Albus Brooks leads a trip to Nairobi, Denver's sister city

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Big photos below.
Denver has ten sister cities, each with its own customs and priorities. Among them is Nairobi, Kenya.

City Councilman Albus Brooks, so much a fan of Kenya that he named his daughter after the nation, recently led a trip of Manual High School students (and one teacher), plus private sector businessmen and not-for-profit pioneers, to Nairobi courtesy of Engage 8 and Denver Sister Cities.

Nairobi has been Denver's sister city for 37 years; this trip was designed to solidify plans for a youth-exchange program primarily (though not exclusively) for low-income and minority communities and to strengthen Denver's business ties with Nairobi, specifically by importing Kenyan coffees and teas, investing in telecommunications and getting direct flights going from the U.S. to Kenya. (There are none currently.)

But Brooks also saw some immediate benefits for the students he took to Kenya.

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Councilman Albus Brooks and his crew.
"We at DPS have a low graduation rate, and so the focus has been a lot on reading and writing, which I think is smart," Brooks says. "However, I think it's imperative that these young kids see the world so that they can be able to dream, they can be able to think about what their purpose is, and they can know why they should even read and write, know why they should be committed to their academics.... We took these sophomores who were 3.0 students at Manual High School and they came back excited to be leaders in their community."

Brooks believes Denverites could learn a lot from Nairobi residents. "They're entrepreneurs," he states simply. "Every day, all day, you will see the city is busy and moving with all these entrepreneurs going to their jobs, selling on the way to their jobs; they are always moving and getting things going. Here in America, we are much more corporate.... What I love about them is just this entrepreneurial spirit: 'There's a gift inside of me and I'm going to make that be my business.'"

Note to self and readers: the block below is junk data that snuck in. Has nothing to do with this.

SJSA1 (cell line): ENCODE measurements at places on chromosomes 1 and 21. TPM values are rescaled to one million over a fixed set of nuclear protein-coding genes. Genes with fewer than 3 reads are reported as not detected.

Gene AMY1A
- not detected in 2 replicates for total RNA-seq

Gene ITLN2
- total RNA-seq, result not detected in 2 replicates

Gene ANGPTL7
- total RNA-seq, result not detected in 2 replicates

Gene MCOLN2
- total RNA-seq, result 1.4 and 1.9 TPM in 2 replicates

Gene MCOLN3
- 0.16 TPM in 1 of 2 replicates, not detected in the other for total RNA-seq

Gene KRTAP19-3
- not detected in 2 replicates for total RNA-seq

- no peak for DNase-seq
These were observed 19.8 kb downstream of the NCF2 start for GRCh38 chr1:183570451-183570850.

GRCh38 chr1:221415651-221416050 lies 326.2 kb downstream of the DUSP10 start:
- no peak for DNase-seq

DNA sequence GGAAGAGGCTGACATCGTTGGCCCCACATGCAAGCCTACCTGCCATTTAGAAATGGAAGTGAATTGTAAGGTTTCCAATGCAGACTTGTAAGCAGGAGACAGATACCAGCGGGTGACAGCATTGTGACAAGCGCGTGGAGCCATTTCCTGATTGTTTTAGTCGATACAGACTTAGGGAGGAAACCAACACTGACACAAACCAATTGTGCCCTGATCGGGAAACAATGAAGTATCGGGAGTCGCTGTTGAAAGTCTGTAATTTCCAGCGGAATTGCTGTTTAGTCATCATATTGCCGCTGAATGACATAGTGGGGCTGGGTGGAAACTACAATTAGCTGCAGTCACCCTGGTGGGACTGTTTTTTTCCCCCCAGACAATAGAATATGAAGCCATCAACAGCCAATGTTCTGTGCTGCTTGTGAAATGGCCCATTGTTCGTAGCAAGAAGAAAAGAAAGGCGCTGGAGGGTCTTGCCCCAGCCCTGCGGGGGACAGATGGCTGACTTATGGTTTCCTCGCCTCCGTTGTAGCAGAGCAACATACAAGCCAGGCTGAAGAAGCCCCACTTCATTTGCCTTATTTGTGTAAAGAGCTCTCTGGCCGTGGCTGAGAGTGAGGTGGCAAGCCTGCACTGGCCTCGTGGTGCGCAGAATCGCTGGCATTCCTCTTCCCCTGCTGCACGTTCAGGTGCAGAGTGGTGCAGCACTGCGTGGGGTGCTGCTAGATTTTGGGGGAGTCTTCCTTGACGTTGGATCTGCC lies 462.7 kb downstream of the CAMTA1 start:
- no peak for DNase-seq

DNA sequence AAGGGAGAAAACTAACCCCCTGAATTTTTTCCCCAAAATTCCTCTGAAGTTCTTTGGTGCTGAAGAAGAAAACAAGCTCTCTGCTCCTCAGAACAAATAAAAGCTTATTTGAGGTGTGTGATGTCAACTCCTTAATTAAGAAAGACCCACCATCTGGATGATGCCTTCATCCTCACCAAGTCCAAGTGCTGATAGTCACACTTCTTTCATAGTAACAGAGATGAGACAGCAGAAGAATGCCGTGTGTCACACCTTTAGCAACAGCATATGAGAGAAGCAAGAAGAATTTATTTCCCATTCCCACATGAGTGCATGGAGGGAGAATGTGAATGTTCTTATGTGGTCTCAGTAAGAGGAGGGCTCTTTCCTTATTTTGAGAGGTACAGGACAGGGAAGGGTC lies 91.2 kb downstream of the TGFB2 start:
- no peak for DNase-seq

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Councilman Brooks across from Prime Minister Odinga.
Still, Brooks thinks that we have a lot to teach Kenya, too. "They saw a city council person, a CFO from Level 3 [Communications], which, by the way, is investing millions of dollars in East Africa, and high school students sitting in the same room, and it blew their mind. So collaboration through sectors, a multi-sectored approach is what we called it, is something that I think...they don't understand yet, but could be very beneficial, and having efficient government and healthy businesses when everyone is working together."

Page down to read more about Albus Brooks's trip to Nairobi.


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3 comments
lisalubliner
lisalubliner

Agree that these kinds of cultural exchanges are important for students.  It inspires students on a personal level and encourages them to be not just citizens of the U.S. but of the world.  I've helped with exchanges between U.S.-Morocco, and U.S.-Sudan and the depth of connection and understanding was impressive, much much better than reading alone would have done.

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